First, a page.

Patna: About 250 to 300 km away from Patna where the centenary celebration of the Bihar legislature building was being held on Thursday, thousands of farmers, mostly small and marginal, are a worried lot. They are feeling helpless after record rains in the past three days have badly damaged standing paddy crops and vegetables, their source of livelihood. They have no hope of getting any input subsidy for their losses from the government.
Farmers in more than half a dozen districts of the state, including Araria, Kishanganj, Purnia, Katihar, Supaul, Saharsa, Sheohar, Madhrpura, Khagaria,Bhagalpur, have been badly affected by heavy rains that have destroyed the kharif crops, mainly paddy. Besides, sowing for rabi crops will be delayed as farmlands are either waterlogged or having deep moisture.
Heavy rains in these districts and the catchment area of major rivers in neighbouring Nepal have ushered in a flood-like situation in a few places.With flood water starting receding,people in low lying areas have a sigh of relief because heavy rains caused a lot of destruction.It snapped roads,washed away bamboo bridges (chachri) at several places,marooned and cut off villages and displaced people.
Hundreds of those who have been displaced and thousands of people living in low-lying areas near rivers are at risk as flood water has entered dozens of villages. The water level of some of the major rivers and their tributaries, including Koshi, has risen since Tuesday. This forced the authorities to release 2,69 lakh cusecs of water from the Koshi barrage into the river on Wednesday. Authorities have opened 42 of the total 56 sluice gates of Koshi barrage at Birpur in Nepal after the water level rose to an alarming level. The barrage is managed and maintained by the Water Resources Department (WRD) of Bihar.
Till last Sunday, Vipin Singh, Meraj Alam, Dinesh Yadav and Sanjeev Shah, all farmers, were upbeat over the expected bumper paddy harvest. Now the unwanted heavy rains, seen as an extreme weather event by experts, have brought pain and misery.
“I had cultivated paddy in one acre and expected a bumper harvest but unexpected heavy rains have destroyed everything. Paddy crops were ready for harvest and I had big hopes because I had borrowed Rs 7,000 from a local moneylender for seeds, fertiliser and labour. Now I have no idea how I will pay him back,” said Singh, a resident of Kadwa in Katihar.
Singh said rain is like a boon for farmers, but heavy rains came as a curse.
”We have faced three repeated floods during monsoon that had destroyed paddy and now whatever we managed to save is severely damaged. Our hopes lie shattered ahead of Diwali and Chhath,” he added.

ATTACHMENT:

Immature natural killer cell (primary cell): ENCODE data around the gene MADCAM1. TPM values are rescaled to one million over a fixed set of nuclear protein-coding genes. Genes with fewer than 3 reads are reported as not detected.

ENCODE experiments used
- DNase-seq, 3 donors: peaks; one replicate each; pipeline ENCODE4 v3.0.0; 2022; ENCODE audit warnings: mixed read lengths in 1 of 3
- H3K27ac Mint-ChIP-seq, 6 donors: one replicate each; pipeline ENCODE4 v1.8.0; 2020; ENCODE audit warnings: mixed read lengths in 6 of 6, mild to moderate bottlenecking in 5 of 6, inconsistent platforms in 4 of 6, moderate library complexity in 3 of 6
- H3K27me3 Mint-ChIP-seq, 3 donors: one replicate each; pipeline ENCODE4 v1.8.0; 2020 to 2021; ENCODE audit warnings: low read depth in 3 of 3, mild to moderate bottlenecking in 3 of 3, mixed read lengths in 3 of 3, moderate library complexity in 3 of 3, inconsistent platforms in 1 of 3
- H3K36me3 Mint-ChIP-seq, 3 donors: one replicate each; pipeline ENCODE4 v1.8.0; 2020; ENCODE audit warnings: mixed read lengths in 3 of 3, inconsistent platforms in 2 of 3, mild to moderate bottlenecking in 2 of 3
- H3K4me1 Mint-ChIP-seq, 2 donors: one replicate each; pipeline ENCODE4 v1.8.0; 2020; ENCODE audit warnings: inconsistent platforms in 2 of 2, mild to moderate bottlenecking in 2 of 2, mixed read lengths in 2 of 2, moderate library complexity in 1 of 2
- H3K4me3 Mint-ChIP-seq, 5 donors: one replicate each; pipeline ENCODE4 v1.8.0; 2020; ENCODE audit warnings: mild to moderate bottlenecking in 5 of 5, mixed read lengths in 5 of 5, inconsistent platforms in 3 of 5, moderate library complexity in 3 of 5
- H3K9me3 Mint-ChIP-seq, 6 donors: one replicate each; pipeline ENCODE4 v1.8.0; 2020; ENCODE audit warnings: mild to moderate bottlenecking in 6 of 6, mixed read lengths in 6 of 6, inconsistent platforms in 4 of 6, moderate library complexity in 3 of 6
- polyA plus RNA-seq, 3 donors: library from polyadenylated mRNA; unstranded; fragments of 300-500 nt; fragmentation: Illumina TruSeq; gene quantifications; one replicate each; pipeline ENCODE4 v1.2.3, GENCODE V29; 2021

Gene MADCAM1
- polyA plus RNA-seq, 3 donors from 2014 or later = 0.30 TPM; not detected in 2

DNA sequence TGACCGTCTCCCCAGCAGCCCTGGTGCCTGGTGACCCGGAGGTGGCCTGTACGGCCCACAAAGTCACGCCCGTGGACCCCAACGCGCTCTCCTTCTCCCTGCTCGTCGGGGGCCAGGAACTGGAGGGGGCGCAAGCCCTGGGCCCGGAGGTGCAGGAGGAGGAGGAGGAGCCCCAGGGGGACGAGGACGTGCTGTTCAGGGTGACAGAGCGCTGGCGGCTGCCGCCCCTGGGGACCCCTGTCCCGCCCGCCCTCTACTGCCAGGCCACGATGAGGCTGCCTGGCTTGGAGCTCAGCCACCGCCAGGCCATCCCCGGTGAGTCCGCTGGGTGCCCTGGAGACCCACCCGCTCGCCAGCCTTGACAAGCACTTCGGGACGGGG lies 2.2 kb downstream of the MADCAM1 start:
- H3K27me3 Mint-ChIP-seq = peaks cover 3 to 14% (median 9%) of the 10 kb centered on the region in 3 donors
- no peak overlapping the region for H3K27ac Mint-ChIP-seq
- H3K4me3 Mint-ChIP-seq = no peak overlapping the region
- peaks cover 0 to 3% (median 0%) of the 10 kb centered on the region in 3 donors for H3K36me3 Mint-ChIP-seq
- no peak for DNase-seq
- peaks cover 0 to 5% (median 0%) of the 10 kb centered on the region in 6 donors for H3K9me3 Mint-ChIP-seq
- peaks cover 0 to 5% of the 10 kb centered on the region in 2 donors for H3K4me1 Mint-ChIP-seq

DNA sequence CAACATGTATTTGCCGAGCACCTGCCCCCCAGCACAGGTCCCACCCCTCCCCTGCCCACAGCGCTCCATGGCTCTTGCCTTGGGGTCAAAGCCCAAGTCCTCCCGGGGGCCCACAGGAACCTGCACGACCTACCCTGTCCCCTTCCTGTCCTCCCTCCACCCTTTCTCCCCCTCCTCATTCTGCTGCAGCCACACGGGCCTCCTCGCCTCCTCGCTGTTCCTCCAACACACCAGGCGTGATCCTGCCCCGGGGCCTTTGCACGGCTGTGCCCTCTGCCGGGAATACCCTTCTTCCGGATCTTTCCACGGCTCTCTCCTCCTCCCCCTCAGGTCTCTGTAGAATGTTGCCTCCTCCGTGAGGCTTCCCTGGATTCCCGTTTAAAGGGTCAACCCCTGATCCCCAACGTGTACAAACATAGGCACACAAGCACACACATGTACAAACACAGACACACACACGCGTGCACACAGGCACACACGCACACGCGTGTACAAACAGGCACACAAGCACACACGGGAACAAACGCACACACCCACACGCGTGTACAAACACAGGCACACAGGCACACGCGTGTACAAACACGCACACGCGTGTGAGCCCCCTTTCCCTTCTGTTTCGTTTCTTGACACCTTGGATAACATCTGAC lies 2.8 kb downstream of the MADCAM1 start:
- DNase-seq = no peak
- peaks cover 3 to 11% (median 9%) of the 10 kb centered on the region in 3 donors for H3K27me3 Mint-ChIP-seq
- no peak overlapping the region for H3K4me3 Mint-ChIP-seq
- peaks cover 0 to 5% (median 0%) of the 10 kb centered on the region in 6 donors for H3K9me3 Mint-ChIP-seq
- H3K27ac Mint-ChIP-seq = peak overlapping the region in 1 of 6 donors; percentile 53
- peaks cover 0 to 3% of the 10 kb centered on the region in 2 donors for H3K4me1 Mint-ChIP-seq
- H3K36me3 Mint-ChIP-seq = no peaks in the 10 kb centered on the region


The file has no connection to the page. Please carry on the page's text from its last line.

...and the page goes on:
Similarly, Alam, a resident of Belon village, who planted paddy crops in nearly two acres, is shocked and unable to accept that half his harvested crops are lying in waterlogged fields and standing crops have fallen on the ground. "Initially heavy rains in early monsoon destroyed our paddy seedlings followed by havoc created by repeated floods, but heavy rains ahead of harvest have completely ruined us. Only a farmer can understand this,” Alam said.
According to local meteorological officials, Katihar received 153 mm rainfall from Monday to Wednesday, an unusual phenomenon.
Farmers in Kishanganj and Saharsa have been echoing more or less similar woes.
”Many farmers who harvested early and left crops in the field to dry have been destroyed,” Yadav, a resident of Thakurganj in Kishanganj, said.
Kishanganj received 198 mm rainfall in two days from Tuesday to Wednesday resulting in flood-like situations in three dozen panchayats.People have not seen a return of flood in October in the last few decades.”This is first time that we faced floods in October in my memory ,low lying areas of dozens of panchayats are still under flood water.” Abdul Rahman ,a marginal farmer said.
Kishanganj district agriculture officer Parveen Jha admitted large scale paddy loss due to heavy rains.”I have directed all block agriculture officers to submit a report after assessment of paddy damage”.
While Supaul received 146 mm rainfall and Saharsa received 130 mm rainfall in the last three days.Kapil Yadav and Govind Yadav,both farmers are shocked after paddy and vegetables crops were destroyed.”Hum barbad ho Gaye,Hamara sab kuch tabah ho Gaya “ Govind,who was about to harvest paddy of his 3 acres and sowed cauliflower and other winter vegetables in over 1 acre totally submerged under rain water.
As per the India Meteorological Department (IMD) data, Bihar has received surplus rainfall to date (so far) in October following the heavy rain since Monday. The officials said rains after October 15 were hardly expected in the state.
In August this year, the state agriculture department released an official estimate of paddy production target of 118 lakh tonne for this year, compared with 90 lakh tonne last year. Officially it was revealed that paddy had been transplanted in nearly 72% of the total 33 lakh hectares identified for paddy production this year, compared with 29.22 lakh hectares last year.
Last week Sanjay Kumar, additional chief secretary in the Cabinet, said repeated floods and surplus rains had damaged standing crops across thousands of hectares as farmlands were submerged for weeks. According to the agriculture department's assessment, the standing crop was damaged in about 663,776.28 hectares due to floods, excessive rains, and waterlogging this year.
Besides, farmers could not even sow in about 141,227 hectares this Kharif season as large tracts of agricultural land remained waterlogged due to excessive rainfall. The state government, for the first time earmarked Rs 100 crore in farm subsidy to farmers who could not cultivate on their land due to waterlogging.
This year till October second week,Bihar has received only 3% surplus rainfall after the monsoon season. This is less than last year when the state received 25% surplus rainfall from June to September.